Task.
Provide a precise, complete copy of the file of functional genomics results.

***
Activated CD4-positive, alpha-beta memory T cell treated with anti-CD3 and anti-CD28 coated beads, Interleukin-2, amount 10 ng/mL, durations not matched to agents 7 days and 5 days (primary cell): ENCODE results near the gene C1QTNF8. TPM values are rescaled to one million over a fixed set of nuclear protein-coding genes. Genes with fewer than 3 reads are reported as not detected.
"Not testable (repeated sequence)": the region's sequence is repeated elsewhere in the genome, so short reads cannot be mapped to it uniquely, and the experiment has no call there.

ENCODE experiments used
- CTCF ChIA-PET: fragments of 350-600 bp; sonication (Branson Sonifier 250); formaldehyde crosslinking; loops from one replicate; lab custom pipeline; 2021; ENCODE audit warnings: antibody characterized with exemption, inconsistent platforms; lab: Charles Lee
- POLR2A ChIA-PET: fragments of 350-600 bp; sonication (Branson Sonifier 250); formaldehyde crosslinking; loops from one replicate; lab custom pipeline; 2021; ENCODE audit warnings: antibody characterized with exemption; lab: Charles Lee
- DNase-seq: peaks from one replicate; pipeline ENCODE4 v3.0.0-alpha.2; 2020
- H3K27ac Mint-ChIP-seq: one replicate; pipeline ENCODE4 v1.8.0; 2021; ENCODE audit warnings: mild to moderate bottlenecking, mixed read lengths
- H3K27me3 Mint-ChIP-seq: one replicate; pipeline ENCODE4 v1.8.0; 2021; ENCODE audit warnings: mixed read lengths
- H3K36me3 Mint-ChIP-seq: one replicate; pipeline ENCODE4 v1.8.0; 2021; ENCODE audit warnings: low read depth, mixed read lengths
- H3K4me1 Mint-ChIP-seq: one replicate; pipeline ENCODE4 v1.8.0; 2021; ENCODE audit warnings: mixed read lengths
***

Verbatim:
Activated CD4-positive, alpha-beta memory T cell treated with anti-CD3 and anti-CD28 coated beads, Interleukin-2, amount 10 ng/mL, durations not matched to agents 7 days and 5 days (primary cell): ENCODE results near the gene C1QTNF8. TPM values are rescaled to one million over a fixed set of nuclear protein-coding genes. Genes with fewer than 3 reads are reported as not detected.
"Not testable (repeated sequence)": the region's sequence is repeated elsewhere in the genome, so short reads cannot be mapped to it uniquely, and the experiment has no call there.

ENCODE experiments used
- CTCF ChIA-PET: fragments of 350-600 bp; sonication (Branson Sonifier 250); formaldehyde crosslinking; loops from one replicate; lab custom pipeline; 2021; ENCODE audit warnings: antibody characterized with exemption, inconsistent platforms; lab: Charles Lee
- POLR2A ChIA-PET: fragments of 350-600 bp; sonication (Branson Sonifier 250); formaldehyde crosslinking; loops from one replicate; lab custom pipeline; 2021; ENCODE audit warnings: antibody characterized with exemption; lab: Charles Lee
- DNase-seq: peaks from one replicate; pipeline ENCODE4 v3.0.0-alpha.2; 2020
- H3K27ac Mint-ChIP-seq: one replicate; pipeline ENCODE4 v1.8.0; 2021; ENCODE audit warnings: mild to moderate bottlenecking, mixed read lengths
- H3K27me3 Mint-ChIP-seq: one replicate; pipeline ENCODE4 v1.8.0; 2021; ENCODE audit warnings: mixed read lengths
- H3K36me3 Mint-ChIP-seq: one replicate; pipeline ENCODE4 v1.8.0; 2021; ENCODE audit warnings: low read depth, mixed read lengths
- H3K4me1 Mint-ChIP-seq: one replicate; pipeline ENCODE4 v1.8.0; 2021; ENCODE audit warnings: mixed read lengths